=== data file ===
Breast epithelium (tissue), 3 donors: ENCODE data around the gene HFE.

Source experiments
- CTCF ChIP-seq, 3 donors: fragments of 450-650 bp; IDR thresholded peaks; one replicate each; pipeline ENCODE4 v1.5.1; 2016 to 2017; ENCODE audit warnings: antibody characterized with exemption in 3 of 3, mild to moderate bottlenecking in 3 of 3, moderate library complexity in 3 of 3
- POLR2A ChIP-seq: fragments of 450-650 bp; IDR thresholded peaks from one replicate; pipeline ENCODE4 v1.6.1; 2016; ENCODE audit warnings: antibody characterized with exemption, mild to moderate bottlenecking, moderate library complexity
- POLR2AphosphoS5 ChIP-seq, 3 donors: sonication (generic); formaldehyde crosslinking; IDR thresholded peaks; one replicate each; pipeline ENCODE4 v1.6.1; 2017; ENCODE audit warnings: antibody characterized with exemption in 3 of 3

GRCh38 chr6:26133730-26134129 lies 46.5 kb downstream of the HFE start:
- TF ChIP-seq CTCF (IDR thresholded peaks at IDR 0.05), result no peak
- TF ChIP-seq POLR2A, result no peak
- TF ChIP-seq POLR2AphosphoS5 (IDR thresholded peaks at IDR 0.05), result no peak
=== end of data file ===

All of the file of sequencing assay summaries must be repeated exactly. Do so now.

Breast epithelium (tissue), 3 donors: ENCODE data around the gene HFE.

Source experiments
- CTCF ChIP-seq, 3 donors: fragments of 450-650 bp; IDR thresholded peaks; one replicate each; pipeline ENCODE4 v1.5.1; 2016 to 2017; ENCODE audit warnings: antibody characterized with exemption in 3 of 3, mild to moderate bottlenecking in 3 of 3, moderate library complexity in 3 of 3
- POLR2A ChIP-seq: fragments of 450-650 bp; IDR thresholded peaks from one replicate; pipeline ENCODE4 v1.6.1; 2016; ENCODE audit warnings: antibody characterized with exemption, mild to moderate bottlenecking, moderate library complexity
- POLR2AphosphoS5 ChIP-seq, 3 donors: sonication (generic); formaldehyde crosslinking; IDR thresholded peaks; one replicate each; pipeline ENCODE4 v1.6.1; 2017; ENCODE audit warnings: antibody characterized with exemption in 3 of 3

GRCh38 chr6:26133730-26134129 lies 46.5 kb downstream of the HFE start:
- TF ChIP-seq CTCF (IDR thresholded peaks at IDR 0.05), result no peak
- TF ChIP-seq POLR2A, result no peak
- TF ChIP-seq POLR2AphosphoS5 (IDR thresholded peaks at IDR 0.05), result no peak